Often phonics is tackled as children start to read and write, but there is an essentially important stage before that: learning to listen and notice. The following are some simple, fun activities to help train very young learners to do this.
A basic starting point is to get children comfortable with the idea of differentiating between any sounds. Infants enjoy animal noises and you can download a whole menagerie of sounds from sites such as www.findsounds.com. Stick two or three animal flashcards on the board and number them. Tell the children to close their eyes and listen carefully (if they are sitting at tables, get them to rest their foreheads on their hands and concentrate). Play a sound and tell the class to point to the animal they heard or hold up the number of fingers that correspond to the order of the flashcard on the board. You can do the same thing with musical instruments such as a tambourine, a small drum and castanets and by getting volunteers to play the instruments while the rest of the class identify them.
Moving on to words
From sounds you move on to short words, and from there, children need help to concentrate on longer sequences. Place four known flashcards on the board and call out two of them. The children point to the flashcards they have heard, in the same order. Gradually make the sequence longer, repeating some of the words, eg yellow, green, yellow, blue, and getting the class to point to the sequence or repeat it after you.
When it’s time for children to pick out sounds within words, we usually start with single-letter sounds. Begin with one-syllable words, helping the children to deconstruct the word into sounds, eg d-o-g. Draw the children’s attention to the initial letter sound. Use an image to represent that sound, such as a dog flashcard, and have a mixture of flashcards of objects with an initial D – doll, duck, door, and a couple with contrasting sounds (any one-syllable words beginning with different letters, but avoiding words containing a D). Show each flashcard and ask the children to listen to or say the word and tell you whether the initial sound is the same or different from the one you are focusing on. Add those with the same sound to the board. As children become more competent at this, you can create a daily ‘sound poster’. Cover a big piece of card with four or five flashcards of objects, all but one beginning with the same sound. Ask them to work out what the common initial sound is and which card is the odd one out. Repeat the process with a new sound poster each lesson. Initially, you will need to say the words but with experience the children should be able to say the words aloud and then internally to themselves to solve the puzzle. With time and practice they will progress from initial to final sounds to sounds in the middle of words and words that rhyme.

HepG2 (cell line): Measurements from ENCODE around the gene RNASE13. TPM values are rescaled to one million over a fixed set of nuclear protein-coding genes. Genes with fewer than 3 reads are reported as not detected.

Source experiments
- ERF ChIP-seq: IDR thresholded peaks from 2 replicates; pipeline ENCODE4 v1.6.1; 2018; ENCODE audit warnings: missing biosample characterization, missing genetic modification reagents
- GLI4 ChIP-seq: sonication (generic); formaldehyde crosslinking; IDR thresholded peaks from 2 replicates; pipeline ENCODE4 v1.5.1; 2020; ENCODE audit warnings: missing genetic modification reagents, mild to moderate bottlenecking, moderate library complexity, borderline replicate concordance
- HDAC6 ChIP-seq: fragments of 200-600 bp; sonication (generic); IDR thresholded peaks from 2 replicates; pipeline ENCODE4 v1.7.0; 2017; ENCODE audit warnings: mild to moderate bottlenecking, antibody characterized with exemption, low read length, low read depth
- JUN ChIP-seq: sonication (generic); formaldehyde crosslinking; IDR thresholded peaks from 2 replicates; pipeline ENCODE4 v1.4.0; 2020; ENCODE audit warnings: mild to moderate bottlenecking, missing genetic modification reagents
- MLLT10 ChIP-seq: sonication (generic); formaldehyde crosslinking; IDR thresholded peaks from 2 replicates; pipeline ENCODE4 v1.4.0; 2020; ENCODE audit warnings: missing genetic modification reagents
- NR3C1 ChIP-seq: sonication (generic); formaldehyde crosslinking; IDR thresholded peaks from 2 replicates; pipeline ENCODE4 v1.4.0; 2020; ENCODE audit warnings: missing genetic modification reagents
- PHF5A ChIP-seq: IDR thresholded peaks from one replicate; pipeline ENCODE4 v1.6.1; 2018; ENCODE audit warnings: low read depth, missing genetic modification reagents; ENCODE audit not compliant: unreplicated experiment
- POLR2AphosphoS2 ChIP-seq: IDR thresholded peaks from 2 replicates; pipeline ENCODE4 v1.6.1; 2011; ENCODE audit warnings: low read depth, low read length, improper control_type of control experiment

Building phonics work into story time
Story time is perfect for practising extended listening. With familiar stories, being the ‘silly teacher’ and making mistakes in the text is a great way to train pupils to listen. You can also do this with unfamiliar picture books, where the images are clear and your errors clearly contradict what the children see on the page. Another popular story time activity is to allocate a different word, such as a character’s name, an animal or an object to different children (or groups of children) for them to listen out for. Each time they hear their word they mime, make a noise or hold up a flashcard.
Being able to identify rhyming words is a hugely important skill. Traditional rhymes should be useful here, but given the age of the children and their limited English, it is difficult to find published rhymes to fit their needs. It is often easier to make up your own rhymes to accommodate the vocabulary that the children have learnt. For example, Mrs Blog has got a dog. Mr Plat has got a cat. Similarly, Johnny Jack likes wearing black. Susie Sue likes wearing … Invent names to rhyme with the vocabulary you want in the activity. Use pictures of people from magazines as your characters together with animal or colour flashcards. Begin by giving two options, eg Mrs Blog has got a … cat or a dog?, repeating the character’s name to help children arrive at the rhyme. Remember to vary the order in which you give the options as many very young children will just repeat the last word they hear. Eventually you can get the children to match four or five animals to their owners, reminding them of the characters’ names to prompt them.
Ultimately, we want the children to recognise and differentiate between sounds confidently, showing awareness of syllables and an ear for rhythm. It’s a skill that needs to be actively promoted. Establishing conscious listening from day one is invaluable for when children begin to read and write.